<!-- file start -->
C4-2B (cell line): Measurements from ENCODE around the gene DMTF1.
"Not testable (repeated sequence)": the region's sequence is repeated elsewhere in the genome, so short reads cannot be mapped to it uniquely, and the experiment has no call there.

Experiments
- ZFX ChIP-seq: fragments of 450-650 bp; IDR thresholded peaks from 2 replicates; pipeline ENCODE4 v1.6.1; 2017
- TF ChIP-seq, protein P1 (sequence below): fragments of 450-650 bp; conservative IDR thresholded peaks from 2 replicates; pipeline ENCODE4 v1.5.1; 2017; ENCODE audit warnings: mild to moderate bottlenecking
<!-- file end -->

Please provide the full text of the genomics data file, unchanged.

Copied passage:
C4-2B (cell line): Measurements from ENCODE around the gene DMTF1.
"Not testable (repeated sequence)": the region's sequence is repeated elsewhere in the genome, so short reads cannot be mapped to it uniquely, and the experiment has no call there.

Experiments
- ZFX ChIP-seq: fragments of 450-650 bp; IDR thresholded peaks from 2 replicates; pipeline ENCODE4 v1.6.1; 2017
- TF ChIP-seq, protein P1 (sequence below): fragments of 450-650 bp; conservative IDR thresholded peaks from 2 replicates; pipeline ENCODE4 v1.5.1; 2017; ENCODE audit warnings: mild to moderate bottlenecking